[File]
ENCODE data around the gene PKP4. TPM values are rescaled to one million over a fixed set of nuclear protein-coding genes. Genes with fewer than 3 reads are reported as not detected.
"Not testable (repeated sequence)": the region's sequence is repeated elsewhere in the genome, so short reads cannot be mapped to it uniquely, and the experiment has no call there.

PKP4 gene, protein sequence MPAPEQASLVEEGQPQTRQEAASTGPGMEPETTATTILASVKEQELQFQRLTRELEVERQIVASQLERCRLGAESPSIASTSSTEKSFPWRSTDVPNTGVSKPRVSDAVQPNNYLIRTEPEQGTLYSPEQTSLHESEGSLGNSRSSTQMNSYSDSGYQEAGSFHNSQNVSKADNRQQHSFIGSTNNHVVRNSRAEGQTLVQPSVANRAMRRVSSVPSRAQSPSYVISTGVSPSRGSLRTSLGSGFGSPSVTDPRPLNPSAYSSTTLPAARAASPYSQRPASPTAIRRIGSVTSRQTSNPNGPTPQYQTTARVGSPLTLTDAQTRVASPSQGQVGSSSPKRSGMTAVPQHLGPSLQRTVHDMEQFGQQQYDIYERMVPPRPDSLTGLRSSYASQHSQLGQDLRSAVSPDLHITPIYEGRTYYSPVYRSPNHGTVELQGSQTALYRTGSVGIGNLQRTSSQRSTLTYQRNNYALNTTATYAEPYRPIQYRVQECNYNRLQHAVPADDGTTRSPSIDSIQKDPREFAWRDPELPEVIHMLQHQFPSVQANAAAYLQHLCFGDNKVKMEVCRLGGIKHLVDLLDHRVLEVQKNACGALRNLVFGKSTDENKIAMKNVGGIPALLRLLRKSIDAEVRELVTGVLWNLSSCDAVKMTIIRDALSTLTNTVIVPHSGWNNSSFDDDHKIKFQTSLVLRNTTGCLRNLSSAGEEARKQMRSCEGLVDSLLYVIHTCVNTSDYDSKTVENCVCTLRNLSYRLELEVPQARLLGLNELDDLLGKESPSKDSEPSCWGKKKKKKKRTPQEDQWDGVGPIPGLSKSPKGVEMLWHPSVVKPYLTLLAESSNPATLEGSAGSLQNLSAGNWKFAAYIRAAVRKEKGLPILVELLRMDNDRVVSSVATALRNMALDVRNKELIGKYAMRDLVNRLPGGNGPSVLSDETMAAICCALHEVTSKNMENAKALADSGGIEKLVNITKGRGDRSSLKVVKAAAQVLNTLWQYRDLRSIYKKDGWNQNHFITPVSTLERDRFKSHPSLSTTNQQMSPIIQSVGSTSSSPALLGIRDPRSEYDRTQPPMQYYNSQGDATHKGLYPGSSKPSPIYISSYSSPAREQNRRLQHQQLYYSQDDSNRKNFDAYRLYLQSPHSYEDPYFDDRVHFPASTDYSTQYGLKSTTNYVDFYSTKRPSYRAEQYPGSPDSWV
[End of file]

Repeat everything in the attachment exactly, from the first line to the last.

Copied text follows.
ENCODE data around the gene PKP4. TPM values are rescaled to one million over a fixed set of nuclear protein-coding genes. Genes with fewer than 3 reads are reported as not detected.
"Not testable (repeated sequence)": the region's sequence is repeated elsewhere in the genome, so short reads cannot be mapped to it uniquely, and the experiment has no call there.

PKP4 gene, protein sequence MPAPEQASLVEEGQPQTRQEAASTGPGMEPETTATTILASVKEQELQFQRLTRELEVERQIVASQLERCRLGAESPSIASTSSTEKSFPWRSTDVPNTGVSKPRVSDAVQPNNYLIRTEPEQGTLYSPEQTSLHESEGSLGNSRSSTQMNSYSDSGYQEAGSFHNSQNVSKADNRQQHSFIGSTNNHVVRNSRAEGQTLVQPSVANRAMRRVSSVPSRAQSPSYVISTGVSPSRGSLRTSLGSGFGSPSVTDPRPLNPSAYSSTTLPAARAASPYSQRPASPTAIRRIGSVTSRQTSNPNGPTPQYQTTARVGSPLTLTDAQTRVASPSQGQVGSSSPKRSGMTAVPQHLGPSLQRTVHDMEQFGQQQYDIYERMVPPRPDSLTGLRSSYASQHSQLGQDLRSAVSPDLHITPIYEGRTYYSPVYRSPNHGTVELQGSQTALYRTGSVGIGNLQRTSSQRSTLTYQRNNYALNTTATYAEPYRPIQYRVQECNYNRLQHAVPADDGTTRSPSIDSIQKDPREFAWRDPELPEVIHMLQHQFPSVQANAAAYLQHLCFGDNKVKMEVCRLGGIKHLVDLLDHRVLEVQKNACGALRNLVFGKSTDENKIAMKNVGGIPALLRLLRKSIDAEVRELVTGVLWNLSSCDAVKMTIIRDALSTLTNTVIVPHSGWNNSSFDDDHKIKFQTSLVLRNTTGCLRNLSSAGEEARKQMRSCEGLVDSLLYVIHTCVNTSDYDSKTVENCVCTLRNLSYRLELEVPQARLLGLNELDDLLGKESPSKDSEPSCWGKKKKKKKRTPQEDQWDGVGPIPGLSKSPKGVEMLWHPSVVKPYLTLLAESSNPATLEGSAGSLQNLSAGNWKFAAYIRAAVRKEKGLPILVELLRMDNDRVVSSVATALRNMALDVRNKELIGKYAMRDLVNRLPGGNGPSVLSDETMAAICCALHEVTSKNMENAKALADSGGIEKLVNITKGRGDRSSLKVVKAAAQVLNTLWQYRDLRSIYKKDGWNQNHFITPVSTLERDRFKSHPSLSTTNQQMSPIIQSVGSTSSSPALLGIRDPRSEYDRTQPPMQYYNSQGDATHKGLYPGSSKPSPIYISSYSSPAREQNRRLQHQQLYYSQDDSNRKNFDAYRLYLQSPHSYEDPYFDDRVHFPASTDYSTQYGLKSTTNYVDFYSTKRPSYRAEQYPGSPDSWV